This paper deals with the original concepts of potestas (of the people gathered in the assemblies and of the magistrates), auctoritas (of the senate) and libertas (of the citizens) in Republican Rome and with their evolution through the Early Empire (where libertas became freedom of speech to the emperor) and the Later Empire (where the libertas dicendi passed from the senators to the bishops: St. Ambrose was the exemplary model of this courageous attitude); at the end of this process the Gelasian doctrine separated the religious and the political sphere aiming to defend the libertas from the imperial autocracy, but doing so it paved the way to the substitution of the mixture of powers of ancient Rome with the separation of powers of modern times.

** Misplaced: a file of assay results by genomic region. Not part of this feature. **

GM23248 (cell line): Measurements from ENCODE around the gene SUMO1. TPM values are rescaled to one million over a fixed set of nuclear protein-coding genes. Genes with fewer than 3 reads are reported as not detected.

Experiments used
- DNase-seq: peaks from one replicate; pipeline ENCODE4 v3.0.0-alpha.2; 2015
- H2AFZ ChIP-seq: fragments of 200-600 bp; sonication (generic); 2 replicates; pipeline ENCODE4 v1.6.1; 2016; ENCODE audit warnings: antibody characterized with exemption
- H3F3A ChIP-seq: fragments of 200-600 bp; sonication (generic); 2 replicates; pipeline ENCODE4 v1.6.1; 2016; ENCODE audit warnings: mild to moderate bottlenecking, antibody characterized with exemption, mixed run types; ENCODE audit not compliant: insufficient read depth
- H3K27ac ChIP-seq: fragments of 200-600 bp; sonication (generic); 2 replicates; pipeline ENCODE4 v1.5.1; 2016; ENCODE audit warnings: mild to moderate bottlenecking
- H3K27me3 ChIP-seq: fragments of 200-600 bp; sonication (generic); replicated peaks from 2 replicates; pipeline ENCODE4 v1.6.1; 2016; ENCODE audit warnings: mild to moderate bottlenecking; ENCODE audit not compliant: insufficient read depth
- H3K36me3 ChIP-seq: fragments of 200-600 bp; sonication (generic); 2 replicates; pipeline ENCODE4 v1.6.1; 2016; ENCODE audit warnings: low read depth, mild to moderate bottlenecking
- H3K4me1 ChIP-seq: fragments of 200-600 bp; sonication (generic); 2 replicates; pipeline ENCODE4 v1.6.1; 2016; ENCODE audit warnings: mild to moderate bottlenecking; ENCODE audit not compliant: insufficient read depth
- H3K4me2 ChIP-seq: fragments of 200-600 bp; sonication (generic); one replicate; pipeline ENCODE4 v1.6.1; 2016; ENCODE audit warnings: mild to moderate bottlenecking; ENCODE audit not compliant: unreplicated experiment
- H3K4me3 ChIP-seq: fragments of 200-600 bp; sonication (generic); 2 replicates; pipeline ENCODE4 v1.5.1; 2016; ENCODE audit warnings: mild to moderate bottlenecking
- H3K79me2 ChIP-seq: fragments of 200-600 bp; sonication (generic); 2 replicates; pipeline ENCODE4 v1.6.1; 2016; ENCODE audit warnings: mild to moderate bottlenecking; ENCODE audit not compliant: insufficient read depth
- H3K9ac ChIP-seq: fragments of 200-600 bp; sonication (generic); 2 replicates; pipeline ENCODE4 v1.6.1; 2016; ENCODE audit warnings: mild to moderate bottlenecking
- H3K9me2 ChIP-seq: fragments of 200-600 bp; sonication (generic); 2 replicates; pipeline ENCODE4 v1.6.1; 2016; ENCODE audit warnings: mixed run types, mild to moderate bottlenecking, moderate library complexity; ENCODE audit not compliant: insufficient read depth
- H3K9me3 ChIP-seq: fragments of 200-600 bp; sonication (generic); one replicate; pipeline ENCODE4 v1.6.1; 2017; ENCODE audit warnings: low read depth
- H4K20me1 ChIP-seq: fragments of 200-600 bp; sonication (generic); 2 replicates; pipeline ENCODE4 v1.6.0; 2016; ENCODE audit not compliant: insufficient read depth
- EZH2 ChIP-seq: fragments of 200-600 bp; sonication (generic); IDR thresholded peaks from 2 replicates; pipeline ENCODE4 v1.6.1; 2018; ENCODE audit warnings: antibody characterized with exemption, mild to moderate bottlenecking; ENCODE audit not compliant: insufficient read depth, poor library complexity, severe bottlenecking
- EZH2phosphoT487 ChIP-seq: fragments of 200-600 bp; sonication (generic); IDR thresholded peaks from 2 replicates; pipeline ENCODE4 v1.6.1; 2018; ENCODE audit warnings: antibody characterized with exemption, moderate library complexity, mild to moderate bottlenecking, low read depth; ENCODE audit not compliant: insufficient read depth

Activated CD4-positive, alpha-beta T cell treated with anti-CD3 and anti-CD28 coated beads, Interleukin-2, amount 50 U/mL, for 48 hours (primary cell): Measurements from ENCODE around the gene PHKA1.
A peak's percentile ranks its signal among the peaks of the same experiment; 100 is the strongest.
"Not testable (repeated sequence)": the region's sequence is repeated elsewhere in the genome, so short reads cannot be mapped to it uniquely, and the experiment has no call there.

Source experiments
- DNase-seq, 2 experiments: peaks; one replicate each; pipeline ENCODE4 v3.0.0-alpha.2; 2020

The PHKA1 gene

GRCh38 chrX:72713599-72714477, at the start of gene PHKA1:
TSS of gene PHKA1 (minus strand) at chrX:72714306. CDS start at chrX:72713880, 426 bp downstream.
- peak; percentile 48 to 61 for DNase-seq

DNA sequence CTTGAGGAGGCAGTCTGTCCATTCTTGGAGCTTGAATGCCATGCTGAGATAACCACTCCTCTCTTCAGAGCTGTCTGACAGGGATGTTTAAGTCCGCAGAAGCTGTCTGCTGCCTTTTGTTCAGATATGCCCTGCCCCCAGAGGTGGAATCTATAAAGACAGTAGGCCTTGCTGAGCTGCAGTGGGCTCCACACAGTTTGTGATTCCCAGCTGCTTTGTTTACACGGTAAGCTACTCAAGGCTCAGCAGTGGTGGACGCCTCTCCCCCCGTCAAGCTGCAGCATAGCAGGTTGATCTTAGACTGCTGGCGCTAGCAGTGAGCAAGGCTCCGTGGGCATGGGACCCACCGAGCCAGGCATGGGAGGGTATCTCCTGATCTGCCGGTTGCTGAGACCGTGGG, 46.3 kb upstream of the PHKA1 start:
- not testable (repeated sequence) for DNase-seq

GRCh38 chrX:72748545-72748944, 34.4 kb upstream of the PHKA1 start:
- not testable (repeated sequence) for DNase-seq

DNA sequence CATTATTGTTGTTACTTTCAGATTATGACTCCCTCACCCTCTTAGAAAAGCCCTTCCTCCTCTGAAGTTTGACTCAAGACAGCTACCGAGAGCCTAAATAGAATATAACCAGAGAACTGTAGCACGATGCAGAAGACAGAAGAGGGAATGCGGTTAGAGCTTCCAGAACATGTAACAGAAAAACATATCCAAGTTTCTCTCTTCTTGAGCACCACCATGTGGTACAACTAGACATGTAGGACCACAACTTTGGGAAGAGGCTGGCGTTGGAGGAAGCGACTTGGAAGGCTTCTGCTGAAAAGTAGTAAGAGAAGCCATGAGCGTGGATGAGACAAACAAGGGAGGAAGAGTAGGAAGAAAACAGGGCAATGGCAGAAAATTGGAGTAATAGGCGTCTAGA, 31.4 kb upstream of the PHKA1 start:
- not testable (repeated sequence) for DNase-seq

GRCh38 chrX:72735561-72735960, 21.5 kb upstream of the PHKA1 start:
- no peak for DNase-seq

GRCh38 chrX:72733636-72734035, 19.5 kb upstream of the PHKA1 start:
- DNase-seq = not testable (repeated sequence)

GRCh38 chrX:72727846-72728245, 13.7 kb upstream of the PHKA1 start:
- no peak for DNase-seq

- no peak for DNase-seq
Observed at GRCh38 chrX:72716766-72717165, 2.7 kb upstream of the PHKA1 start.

|Titolo tradotto del contributo||[Autom. eng. transl.] The authority, power, and the freedom to express: one mark on the|
|Titolo della pubblicazione ospite||Autorità e consenso. Regnum e monarchia nell'Europa medievale|
|Numero di pagine||11|
|Stato di pubblicazione||Pubblicato - 2017|
- Roman Politics